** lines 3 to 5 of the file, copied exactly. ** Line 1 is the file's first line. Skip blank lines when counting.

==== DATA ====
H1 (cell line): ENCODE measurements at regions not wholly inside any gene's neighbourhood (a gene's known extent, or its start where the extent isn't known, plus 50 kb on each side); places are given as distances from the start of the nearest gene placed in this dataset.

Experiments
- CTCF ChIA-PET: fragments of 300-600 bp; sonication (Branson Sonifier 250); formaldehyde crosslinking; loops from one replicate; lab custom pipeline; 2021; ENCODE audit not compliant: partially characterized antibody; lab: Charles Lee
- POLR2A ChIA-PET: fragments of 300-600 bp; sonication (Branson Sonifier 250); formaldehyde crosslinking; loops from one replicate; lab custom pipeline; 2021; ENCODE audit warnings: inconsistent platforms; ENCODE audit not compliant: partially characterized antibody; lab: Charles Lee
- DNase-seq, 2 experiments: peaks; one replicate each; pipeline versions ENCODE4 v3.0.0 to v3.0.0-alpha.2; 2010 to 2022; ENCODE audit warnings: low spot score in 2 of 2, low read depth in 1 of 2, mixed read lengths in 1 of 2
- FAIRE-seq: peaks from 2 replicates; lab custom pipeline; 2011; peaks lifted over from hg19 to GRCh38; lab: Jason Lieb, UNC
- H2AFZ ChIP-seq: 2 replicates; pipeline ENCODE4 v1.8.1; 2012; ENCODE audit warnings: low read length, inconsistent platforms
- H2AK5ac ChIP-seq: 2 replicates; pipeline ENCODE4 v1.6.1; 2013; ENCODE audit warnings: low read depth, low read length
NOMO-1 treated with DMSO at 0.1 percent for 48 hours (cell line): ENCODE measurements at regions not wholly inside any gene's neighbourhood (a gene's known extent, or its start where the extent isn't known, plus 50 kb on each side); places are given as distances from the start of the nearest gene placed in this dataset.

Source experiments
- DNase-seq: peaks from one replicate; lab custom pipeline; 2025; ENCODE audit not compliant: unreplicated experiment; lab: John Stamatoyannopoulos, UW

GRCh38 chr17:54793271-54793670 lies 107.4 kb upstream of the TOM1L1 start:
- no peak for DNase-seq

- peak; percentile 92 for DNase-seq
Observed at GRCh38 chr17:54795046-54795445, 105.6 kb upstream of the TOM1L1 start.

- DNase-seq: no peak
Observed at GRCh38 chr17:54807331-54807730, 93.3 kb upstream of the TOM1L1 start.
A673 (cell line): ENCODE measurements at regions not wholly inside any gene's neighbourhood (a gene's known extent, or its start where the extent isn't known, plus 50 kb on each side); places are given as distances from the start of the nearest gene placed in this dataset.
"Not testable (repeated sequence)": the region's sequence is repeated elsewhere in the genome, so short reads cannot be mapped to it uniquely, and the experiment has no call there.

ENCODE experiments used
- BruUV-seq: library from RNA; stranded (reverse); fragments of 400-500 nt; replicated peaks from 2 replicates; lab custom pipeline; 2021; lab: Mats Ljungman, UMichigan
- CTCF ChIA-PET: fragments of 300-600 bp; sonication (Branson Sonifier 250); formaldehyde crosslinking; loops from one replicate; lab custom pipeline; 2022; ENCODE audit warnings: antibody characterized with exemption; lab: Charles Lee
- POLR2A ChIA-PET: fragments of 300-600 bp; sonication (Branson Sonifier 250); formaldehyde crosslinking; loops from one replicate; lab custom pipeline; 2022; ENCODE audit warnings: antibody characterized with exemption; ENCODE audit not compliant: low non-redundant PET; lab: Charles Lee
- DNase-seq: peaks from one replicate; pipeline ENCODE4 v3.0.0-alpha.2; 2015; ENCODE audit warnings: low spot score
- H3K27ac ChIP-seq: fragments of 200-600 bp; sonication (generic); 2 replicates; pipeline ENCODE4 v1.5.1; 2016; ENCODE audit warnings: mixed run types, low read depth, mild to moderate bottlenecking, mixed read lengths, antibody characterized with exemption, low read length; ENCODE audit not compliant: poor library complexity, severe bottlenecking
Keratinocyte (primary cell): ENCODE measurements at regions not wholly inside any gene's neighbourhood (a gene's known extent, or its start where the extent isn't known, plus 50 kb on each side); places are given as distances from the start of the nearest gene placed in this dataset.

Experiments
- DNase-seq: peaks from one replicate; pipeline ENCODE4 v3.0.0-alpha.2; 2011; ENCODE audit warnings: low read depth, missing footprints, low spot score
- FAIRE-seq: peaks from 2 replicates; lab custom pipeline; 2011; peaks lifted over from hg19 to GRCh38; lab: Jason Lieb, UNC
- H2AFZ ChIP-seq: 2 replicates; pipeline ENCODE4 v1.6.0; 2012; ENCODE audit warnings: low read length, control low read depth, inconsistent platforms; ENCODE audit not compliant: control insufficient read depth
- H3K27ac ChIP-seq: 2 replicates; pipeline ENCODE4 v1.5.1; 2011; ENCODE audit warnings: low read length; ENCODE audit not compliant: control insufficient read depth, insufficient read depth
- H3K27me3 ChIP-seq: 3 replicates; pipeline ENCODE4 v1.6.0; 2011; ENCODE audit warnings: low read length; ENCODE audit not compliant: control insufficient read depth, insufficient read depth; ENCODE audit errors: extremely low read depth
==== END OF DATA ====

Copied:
- CTCF ChIA-PET: fragments of 300-600 bp; sonication (Branson Sonifier 250); formaldehyde crosslinking; loops from one replicate; lab custom pipeline; 2021; ENCODE audit not compliant: partially characterized antibody; lab: Charles Lee
- POLR2A ChIA-PET: fragments of 300-600 bp; sonication (Branson Sonifier 250); formaldehyde crosslinking; loops from one replicate; lab custom pipeline; 2021; ENCODE audit warnings: inconsistent platforms; ENCODE audit not compliant: partially characterized antibody; lab: Charles Lee
- DNase-seq, 2 experiments: peaks; one replicate each; pipeline versions ENCODE4 v3.0.0 to v3.0.0-alpha.2; 2010 to 2022; ENCODE audit warnings: low spot score in 2 of 2, low read depth in 1 of 2, mixed read lengths in 1 of 2